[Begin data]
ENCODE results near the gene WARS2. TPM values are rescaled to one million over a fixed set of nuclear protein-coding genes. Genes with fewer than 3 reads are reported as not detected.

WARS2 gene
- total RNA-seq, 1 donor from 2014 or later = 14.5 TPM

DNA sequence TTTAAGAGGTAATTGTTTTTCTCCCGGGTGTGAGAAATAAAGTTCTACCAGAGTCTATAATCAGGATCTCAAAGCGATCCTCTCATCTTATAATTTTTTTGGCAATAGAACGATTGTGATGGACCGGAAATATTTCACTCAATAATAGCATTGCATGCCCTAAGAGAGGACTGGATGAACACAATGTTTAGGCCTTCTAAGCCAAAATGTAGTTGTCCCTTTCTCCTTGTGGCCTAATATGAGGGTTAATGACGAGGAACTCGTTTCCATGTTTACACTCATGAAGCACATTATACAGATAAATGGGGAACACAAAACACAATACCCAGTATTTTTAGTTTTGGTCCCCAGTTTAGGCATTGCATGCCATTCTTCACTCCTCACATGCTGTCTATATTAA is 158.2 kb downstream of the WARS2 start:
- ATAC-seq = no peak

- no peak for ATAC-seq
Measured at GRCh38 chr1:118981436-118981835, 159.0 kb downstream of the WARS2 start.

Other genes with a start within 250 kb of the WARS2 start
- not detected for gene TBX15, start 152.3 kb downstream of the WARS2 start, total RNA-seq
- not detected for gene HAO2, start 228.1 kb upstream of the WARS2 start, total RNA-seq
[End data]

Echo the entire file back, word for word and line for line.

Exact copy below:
ENCODE results near the gene WARS2. TPM values are rescaled to one million over a fixed set of nuclear protein-coding genes. Genes with fewer than 3 reads are reported as not detected.

WARS2 gene
- total RNA-seq, 1 donor from 2014 or later = 14.5 TPM

DNA sequence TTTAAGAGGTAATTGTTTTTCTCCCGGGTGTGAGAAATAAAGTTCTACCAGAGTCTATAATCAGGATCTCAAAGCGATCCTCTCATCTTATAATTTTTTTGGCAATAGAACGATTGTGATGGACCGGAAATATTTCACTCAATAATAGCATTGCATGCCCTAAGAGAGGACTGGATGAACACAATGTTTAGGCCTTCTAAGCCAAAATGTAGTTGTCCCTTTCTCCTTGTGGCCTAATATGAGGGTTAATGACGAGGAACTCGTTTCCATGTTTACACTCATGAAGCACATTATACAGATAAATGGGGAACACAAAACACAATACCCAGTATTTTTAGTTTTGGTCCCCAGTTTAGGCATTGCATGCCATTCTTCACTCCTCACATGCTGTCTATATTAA is 158.2 kb downstream of the WARS2 start:
- ATAC-seq = no peak

- no peak for ATAC-seq
Measured at GRCh38 chr1:118981436-118981835, 159.0 kb downstream of the WARS2 start.

Other genes with a start within 250 kb of the WARS2 start
- not detected for gene TBX15, start 152.3 kb downstream of the WARS2 start, total RNA-seq
- not detected for gene HAO2, start 228.1 kb upstream of the WARS2 start, total RNA-seq